Wednesday, April 16, 2008

Forget Paying Your Dues: Why You Shouldn't Wait to Live Your Dream

Before I quit my job to start freelancing full-time, I visited a city organization that pairs aspiring businesspeople with retired, experienced business owners who can give them advice on getting started. The guy I was paired with used to own a retail store. I told him all about what I wanted to do--I was excited about it--and he responded with skepticism. "What's your hurry?" he said. (I was 24 at the time and probably looked about sixteen, so I can see why he said this.) He told me I should get a job with an ad agency, work there for five or ten years, build up some experience, and then start out on my own.

I couldn't tell him why I was in such a hurry--and why the last thing I wanted to do was follow his advice. From a practical standpoint, it made sense. But I knew what I wanted right then, and five or ten years of "dues-paying" at an ad agency sounded to me like five or ten centuries of purgatory. It felt right to be in a hurry, and I didn't think paying my dues was useful. So far, my gamble has paid off and my business has been going well--and I've had some time to think about why I thought paying my dues was a bad idea. Here are a few reasons why I encourage aspiring writers to jump in--especially if you're starting in your twenties, like I did.

Because if you really want it all, you'd better start early. How many times have I heard that today's young women just can't "have it all"? (Nobody talks about whether or not men can "have it all." But that's another blog post.) One of the biggest stereotyped qualities of Generation Y is that we work to live, and we care about family time. We really do want it all--a fun, fulfilling job, plenty of leisure time to enjoy ourselves, spend time with our families and enrich our lives, and enough money to not have to worry too much about money (we don't all have to be Donald Trump, though). The thing is, it takes time to find that great career with that great flexibility built in. And if you want kids too, you're racing your biological clock the whole way. It's easier to make career gains while you're child-free. Since we don't want to wait til retirement to enjoy ourselves and we can't wait too long to have kids, we can't afford to put in a decade of dues-paying that may or may not pay off.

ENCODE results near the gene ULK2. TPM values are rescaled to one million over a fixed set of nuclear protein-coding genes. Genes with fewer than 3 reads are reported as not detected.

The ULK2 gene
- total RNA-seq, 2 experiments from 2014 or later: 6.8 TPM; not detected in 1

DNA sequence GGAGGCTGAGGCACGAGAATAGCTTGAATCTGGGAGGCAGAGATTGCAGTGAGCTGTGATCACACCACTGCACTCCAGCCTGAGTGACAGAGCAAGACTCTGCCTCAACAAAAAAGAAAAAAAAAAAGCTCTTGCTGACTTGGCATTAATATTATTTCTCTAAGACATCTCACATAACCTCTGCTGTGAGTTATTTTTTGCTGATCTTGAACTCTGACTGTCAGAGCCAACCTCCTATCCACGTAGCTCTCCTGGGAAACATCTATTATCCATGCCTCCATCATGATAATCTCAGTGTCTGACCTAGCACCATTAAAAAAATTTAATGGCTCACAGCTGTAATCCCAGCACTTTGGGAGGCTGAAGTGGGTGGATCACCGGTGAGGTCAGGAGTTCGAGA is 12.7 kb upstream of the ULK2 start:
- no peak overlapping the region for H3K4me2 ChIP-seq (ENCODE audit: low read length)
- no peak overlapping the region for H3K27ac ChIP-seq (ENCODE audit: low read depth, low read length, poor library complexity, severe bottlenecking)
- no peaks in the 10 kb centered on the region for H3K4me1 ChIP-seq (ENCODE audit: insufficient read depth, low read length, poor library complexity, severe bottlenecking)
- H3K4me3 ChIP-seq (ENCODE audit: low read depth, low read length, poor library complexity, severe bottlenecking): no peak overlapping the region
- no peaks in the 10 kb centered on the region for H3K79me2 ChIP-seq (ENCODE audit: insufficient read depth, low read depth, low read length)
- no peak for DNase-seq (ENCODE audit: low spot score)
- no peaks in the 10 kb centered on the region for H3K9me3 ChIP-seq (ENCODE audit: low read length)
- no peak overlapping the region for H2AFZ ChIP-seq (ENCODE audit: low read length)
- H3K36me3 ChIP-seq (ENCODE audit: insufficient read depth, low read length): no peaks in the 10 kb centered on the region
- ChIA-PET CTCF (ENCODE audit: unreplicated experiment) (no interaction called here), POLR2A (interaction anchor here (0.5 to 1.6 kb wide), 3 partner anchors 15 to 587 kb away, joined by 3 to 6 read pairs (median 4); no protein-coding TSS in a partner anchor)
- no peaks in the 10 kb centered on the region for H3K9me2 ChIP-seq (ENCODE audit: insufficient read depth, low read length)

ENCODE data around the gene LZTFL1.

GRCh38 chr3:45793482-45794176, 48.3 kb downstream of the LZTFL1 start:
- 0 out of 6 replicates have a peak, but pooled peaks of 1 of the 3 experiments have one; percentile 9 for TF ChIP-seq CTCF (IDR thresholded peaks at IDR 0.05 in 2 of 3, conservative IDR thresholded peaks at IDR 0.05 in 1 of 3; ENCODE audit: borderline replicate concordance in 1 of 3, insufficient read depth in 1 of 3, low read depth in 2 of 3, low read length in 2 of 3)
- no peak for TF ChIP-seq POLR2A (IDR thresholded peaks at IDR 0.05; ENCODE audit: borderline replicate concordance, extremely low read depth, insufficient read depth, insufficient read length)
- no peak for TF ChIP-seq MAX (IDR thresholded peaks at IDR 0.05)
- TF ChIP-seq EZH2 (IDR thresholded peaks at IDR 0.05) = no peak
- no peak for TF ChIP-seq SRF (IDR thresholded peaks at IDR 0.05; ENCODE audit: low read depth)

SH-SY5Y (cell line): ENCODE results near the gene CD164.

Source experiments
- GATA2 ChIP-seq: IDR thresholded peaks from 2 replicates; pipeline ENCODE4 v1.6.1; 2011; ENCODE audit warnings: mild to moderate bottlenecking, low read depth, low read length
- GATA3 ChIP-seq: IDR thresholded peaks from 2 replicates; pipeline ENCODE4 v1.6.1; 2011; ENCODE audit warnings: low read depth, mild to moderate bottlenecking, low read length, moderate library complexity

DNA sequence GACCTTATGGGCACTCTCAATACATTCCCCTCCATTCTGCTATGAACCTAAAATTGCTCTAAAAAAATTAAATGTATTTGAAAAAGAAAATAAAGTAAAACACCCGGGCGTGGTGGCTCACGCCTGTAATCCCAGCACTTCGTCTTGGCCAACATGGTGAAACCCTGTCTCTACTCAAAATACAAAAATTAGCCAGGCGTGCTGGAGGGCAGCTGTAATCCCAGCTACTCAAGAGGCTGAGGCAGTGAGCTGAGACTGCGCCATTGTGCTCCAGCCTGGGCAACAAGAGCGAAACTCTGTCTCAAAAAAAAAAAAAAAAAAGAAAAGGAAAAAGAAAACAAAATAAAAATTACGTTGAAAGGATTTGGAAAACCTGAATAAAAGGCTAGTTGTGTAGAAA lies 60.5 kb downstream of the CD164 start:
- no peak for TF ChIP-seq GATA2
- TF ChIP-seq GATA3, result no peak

Because if you're young, it'll be easier now than later. Taking a chance on your career is so much easier before you have a mortgage and a family depending on you--and that's more likely when you're young. Of course, many people of my generation are stuck with enormous college loans, which makes taking risks more difficult. But even so, it might be easier when you're young than when you're older, with more responsibilities.